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Old school hay making. Is there still a place for a Haybine?

Tags :  hay  |  haybine  |  hay-tools  | 


Old school hay making. Is there still a place for a Haybine?

In front of me here is an older sickle bar mower with a roll conditioner in the back of it, an older used Gale piece that we have floating around here. You're going to see equipment like this often out on used yards, but still available new today as well. And this is old technology. Most machines today are going to be more of a disc mower-type with spinning blades underneath of it. But these things continue to be sold today, continue to be available on our used lot, and there's actually some applications for this that you may not be aware of, cases where that today's latest and greatest may not necessarily be the best implement behind your tractor. So we're going to talk today about the value of a Haybine®.

Now, I led off there with the name Haybine®. Haybine® is New Holland's trademarked term for this kind of machine, for a pull-type mower with a sickle bar cutting mechanism in the bottom, and conditioners in the back that go through and do those rolling and crimping of your product, in order to get that hay to dry down more quickly. Like I said, most machines today have moved on to disc-type cutters, New Holland's Discbine®, or many companies' disc mower conditioners, where you have a spinning disc on the bottom with a very similar conditioning system in the back of it. That more modern mower now, with those discs in it, can cut really quickly through the field, and it's a vast majority of what continues to be sold out there today. That disc mower is much more productive, it moves through the field much more quickly, you're going to cut a lot more acres per gallon of fuel that's going into your tractor. For production-type agriculture, it's definitely the best choice for most people out there.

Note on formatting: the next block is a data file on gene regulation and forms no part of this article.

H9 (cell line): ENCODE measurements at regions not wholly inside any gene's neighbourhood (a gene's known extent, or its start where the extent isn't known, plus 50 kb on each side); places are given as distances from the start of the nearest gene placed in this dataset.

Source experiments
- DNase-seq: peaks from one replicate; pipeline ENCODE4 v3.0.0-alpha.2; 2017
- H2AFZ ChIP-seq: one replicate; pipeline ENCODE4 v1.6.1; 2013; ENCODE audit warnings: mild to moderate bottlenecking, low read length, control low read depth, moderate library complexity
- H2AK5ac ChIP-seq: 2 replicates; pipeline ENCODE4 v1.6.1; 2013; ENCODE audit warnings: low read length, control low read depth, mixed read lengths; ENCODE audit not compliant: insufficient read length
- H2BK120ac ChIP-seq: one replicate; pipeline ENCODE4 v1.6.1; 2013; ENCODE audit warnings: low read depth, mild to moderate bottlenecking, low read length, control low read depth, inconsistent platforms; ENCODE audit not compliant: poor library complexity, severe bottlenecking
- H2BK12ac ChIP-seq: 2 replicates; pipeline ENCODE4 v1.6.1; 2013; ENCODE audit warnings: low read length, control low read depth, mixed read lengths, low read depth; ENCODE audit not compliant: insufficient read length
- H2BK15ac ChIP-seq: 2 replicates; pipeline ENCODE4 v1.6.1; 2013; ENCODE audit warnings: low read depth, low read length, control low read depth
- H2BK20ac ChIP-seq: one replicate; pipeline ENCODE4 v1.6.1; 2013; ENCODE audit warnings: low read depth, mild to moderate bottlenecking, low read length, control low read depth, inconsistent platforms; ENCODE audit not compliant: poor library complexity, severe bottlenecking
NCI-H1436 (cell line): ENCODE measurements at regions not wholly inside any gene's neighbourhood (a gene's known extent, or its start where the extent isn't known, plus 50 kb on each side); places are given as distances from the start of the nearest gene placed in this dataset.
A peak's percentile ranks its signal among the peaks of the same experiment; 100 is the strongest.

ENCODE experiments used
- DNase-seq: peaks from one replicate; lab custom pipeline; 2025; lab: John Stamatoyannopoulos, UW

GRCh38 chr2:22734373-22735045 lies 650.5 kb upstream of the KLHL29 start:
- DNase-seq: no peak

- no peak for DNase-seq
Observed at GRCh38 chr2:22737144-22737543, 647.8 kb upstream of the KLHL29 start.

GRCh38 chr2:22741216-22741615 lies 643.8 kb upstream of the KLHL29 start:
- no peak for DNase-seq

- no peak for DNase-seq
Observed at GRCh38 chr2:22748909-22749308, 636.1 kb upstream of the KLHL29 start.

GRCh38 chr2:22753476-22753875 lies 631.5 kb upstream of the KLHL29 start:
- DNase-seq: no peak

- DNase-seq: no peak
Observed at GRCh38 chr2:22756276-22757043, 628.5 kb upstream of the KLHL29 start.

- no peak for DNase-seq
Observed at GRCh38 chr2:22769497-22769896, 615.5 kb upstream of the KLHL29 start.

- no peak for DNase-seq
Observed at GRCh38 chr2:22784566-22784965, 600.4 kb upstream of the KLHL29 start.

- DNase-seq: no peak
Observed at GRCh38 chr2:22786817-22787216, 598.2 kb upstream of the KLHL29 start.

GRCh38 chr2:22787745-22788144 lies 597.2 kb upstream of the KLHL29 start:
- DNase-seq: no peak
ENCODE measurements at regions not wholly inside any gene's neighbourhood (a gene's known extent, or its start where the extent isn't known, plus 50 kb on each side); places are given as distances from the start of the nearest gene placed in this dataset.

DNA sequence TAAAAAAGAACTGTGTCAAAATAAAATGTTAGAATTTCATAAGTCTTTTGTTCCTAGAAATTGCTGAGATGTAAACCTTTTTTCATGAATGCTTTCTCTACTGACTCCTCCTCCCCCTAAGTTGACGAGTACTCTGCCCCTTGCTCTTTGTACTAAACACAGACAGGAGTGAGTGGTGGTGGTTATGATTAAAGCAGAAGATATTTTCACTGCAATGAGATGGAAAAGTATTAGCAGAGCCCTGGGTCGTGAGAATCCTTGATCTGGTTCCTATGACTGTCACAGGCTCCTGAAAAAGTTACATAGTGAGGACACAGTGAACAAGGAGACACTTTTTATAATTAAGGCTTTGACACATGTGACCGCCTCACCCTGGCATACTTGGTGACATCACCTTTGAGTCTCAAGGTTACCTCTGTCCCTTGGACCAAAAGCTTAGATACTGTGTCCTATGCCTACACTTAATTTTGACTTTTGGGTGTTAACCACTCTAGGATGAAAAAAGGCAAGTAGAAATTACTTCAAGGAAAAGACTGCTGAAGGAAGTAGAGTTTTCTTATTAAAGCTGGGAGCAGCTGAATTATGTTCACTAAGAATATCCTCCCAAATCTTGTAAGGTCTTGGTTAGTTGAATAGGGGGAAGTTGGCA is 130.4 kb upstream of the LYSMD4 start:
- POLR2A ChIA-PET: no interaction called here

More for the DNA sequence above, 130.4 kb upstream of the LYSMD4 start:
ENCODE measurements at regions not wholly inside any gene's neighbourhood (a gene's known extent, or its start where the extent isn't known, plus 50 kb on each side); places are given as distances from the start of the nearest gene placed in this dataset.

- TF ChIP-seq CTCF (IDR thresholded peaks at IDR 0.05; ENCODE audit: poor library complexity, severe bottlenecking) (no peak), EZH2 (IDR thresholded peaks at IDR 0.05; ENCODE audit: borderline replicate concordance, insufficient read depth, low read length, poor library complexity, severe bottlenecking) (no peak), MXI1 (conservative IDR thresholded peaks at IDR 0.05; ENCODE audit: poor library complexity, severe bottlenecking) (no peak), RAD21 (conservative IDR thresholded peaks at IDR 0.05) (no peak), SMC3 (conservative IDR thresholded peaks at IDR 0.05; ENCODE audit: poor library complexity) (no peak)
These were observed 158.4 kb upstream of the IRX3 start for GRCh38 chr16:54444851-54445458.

This Might Be the Best Option

However, this older technology still has a place behind some people's tractors, and in some cases it's actually the better piece of equipment, the better fit machine behind the tractor that you might already have today. This older technology is going to run with a lot less horsepower than what's required out of the newer disc-type mowers. For a nine-foot pull-type machine like this in a current disc cutter, you need to have at least 75, 80 PTO horsepower or so. So you've got a hundred horse tractor up there at the engine if you're running around with a cab and air conditioning and everything, it takes a fair amount of tractor in order to pull that pull-type mower.